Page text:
Credit Scores Explained in (Exactly) 250 Words


What credit scores are: Three-digit numbers expressing the likelihood you’ll repay someone who lets you use their money (like a loan or credit card).

Who has a credit score: People who have been listed on an account that was reported to any of the three credit bureaus: Equifax, Experian and TransUnion. An account can be a student loan, car loan, credit card, credit-builder loan or maybe rent. It represents something you are obligated to pay.

Where the number comes from: Data is collected by the credit bureaus, which get the information from lenders, credit card issuers and public records. Then it is weighted to produce a score, typically on a 300 to 850 range. Higher is better. There are hundreds of scoring models, so most consumers have many credit scores.

How do I get started?

  • If someone with good credit makes you an authorized user on an account that’s reported, that can help.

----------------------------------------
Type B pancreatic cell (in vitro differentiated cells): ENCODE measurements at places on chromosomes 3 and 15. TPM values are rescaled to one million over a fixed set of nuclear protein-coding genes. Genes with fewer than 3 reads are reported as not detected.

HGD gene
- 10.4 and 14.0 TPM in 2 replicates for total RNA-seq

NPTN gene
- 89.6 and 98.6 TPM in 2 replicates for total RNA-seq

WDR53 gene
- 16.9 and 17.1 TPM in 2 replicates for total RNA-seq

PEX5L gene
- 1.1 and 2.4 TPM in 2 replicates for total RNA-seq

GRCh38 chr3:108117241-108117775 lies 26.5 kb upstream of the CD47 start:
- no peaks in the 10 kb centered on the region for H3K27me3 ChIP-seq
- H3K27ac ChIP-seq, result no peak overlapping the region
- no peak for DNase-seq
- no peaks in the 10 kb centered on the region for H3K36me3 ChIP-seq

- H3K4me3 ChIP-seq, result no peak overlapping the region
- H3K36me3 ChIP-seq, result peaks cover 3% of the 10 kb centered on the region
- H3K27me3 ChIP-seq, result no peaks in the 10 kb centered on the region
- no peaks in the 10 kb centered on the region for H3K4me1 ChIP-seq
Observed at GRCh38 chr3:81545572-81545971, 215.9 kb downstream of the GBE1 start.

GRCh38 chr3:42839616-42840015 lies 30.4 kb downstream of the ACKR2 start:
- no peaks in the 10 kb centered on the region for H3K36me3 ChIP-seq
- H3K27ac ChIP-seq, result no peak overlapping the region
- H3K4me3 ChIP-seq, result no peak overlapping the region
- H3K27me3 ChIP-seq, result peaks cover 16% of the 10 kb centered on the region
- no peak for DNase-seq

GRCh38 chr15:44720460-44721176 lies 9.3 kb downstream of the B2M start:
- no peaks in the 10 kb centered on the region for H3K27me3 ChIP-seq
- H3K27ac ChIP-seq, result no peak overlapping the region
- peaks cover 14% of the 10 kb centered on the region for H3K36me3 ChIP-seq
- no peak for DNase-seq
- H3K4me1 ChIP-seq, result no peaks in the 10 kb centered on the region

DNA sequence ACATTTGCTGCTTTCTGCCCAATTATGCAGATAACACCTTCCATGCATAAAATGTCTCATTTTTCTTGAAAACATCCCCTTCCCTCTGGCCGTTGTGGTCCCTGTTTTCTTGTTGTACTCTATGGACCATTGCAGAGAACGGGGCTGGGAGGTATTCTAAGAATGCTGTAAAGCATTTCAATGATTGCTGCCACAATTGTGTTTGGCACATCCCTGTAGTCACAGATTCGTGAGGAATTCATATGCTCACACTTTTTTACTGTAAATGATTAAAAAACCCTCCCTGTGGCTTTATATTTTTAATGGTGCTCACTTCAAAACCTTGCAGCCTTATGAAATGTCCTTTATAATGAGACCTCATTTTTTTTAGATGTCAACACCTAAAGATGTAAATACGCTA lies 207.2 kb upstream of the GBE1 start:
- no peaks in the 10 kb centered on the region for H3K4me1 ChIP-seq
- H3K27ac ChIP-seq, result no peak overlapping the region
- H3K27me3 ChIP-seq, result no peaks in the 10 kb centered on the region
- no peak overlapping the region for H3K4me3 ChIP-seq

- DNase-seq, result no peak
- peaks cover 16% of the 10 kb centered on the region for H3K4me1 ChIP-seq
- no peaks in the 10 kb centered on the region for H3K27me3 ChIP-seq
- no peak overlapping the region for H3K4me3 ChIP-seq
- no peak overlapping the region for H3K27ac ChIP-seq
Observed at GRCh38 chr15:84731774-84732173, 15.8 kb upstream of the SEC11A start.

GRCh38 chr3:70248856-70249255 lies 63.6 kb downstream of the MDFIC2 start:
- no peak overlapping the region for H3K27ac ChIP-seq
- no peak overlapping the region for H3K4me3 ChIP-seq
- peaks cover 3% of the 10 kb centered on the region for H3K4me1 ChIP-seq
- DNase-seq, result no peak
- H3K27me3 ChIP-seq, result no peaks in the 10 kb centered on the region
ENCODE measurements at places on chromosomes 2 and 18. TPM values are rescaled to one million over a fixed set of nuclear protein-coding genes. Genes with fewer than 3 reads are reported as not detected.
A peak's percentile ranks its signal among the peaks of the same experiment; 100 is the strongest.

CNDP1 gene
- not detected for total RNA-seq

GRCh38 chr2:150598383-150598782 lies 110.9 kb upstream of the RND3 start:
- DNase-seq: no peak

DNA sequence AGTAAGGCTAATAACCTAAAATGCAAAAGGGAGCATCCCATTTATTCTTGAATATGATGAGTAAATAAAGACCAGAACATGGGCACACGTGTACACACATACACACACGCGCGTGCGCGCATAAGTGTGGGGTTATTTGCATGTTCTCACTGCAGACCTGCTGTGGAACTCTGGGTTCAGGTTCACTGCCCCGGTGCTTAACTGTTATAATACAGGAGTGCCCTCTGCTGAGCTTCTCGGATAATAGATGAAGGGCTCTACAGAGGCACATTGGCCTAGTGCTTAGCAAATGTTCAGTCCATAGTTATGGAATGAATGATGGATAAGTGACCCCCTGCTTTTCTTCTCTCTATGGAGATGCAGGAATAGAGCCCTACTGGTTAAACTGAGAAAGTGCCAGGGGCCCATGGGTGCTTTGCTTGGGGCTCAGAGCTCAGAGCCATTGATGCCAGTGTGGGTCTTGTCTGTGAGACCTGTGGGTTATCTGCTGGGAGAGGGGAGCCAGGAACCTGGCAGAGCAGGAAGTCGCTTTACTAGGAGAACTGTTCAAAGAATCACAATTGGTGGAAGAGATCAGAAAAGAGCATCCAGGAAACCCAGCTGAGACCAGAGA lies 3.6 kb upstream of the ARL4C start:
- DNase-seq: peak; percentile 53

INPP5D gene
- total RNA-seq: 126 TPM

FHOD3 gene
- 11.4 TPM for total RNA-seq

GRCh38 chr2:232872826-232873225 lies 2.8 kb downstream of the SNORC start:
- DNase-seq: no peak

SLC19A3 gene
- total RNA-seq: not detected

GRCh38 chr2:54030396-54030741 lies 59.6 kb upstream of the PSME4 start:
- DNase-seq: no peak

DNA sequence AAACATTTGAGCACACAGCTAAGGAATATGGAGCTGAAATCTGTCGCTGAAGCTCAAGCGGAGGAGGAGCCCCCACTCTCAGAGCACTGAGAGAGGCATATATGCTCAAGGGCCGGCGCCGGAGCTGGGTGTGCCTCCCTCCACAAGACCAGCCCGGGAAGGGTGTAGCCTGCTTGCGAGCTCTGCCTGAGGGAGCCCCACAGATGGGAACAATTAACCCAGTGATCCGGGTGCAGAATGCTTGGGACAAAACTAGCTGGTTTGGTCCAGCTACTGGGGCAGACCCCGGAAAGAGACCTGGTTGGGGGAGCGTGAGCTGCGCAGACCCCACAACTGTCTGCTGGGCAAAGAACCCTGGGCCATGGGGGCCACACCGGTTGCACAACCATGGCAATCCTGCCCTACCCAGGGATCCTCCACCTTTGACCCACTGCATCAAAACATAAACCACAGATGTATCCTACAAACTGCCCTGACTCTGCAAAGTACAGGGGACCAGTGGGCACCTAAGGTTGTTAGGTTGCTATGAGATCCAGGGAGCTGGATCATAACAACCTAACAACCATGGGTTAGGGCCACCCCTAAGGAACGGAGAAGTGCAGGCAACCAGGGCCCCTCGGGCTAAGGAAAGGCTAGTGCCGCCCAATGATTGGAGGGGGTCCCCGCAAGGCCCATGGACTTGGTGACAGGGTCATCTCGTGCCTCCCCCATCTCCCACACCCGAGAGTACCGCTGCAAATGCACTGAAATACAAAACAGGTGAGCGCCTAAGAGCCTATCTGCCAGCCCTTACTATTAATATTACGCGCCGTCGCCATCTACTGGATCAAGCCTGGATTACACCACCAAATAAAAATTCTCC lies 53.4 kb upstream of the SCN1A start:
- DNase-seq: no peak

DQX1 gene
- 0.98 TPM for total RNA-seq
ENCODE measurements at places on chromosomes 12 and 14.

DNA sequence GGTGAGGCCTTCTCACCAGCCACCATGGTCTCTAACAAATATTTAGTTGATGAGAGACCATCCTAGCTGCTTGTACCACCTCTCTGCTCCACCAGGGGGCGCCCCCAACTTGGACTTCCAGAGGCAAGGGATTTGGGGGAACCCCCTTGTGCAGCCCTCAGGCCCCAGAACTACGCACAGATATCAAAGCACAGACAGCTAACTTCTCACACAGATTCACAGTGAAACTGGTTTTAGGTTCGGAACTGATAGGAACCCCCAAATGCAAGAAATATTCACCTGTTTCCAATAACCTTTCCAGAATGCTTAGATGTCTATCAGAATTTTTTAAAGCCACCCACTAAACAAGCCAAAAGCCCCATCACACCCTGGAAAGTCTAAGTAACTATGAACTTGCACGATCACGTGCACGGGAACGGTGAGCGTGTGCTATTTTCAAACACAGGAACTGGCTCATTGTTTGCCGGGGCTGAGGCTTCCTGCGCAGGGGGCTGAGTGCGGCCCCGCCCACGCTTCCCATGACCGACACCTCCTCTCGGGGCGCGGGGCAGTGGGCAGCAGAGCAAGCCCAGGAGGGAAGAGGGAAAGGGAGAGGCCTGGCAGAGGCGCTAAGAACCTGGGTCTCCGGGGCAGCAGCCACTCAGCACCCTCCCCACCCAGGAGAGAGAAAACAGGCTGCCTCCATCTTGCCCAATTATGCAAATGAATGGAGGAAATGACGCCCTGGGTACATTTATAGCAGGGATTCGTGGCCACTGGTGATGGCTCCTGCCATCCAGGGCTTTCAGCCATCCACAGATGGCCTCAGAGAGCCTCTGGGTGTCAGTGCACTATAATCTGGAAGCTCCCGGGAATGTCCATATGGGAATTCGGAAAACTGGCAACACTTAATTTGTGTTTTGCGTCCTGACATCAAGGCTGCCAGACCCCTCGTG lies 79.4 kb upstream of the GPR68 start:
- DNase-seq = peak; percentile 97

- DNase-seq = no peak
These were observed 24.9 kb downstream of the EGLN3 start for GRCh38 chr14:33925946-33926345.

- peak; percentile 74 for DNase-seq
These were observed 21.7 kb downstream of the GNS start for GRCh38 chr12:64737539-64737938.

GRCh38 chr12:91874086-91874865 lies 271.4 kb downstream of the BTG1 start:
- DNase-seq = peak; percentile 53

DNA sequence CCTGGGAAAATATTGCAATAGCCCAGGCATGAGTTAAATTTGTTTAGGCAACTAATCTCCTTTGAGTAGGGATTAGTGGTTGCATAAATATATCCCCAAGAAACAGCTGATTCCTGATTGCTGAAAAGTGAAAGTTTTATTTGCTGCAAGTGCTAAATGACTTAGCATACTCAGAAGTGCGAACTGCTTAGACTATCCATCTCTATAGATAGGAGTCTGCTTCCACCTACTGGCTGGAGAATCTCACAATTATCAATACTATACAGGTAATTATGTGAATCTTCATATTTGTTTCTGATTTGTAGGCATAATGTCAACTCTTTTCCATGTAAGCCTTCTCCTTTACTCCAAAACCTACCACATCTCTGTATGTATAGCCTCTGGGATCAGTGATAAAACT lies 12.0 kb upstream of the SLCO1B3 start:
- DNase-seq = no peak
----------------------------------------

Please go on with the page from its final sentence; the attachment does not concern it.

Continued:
• Student loans and sometimes car loans can be relatively easy to qualify for.
  • Credit-builder loans and secured credit cards are made for people building credit or re-establishing credit.

What should I do to boost my credit?

  • Pay all bills on time, every time.
  • Use your credit cards lightly — that is, don’t use more than 30% of your credit limit on any card.
  • Keep old accounts open unless you have a good reason to close them (like high fees).
  • Apply for credit sparingly.
  • Consider having both installment (level monthly payments for a set period) and credit cards.

The article Credit Scores Explained in (Exactly) 250 Words originally appeared on NerdWallet.


Understanding your credit score doesn’t have to be difficult. For additional information regarding credit scores, click here.

Members 1st is here to help you to achieve your financial goals and assist you through all of life’s moments and milestones. If you have any questions, please call Customer Service at (800) 237-7288, visit our website, or visit one of our various branch locations.

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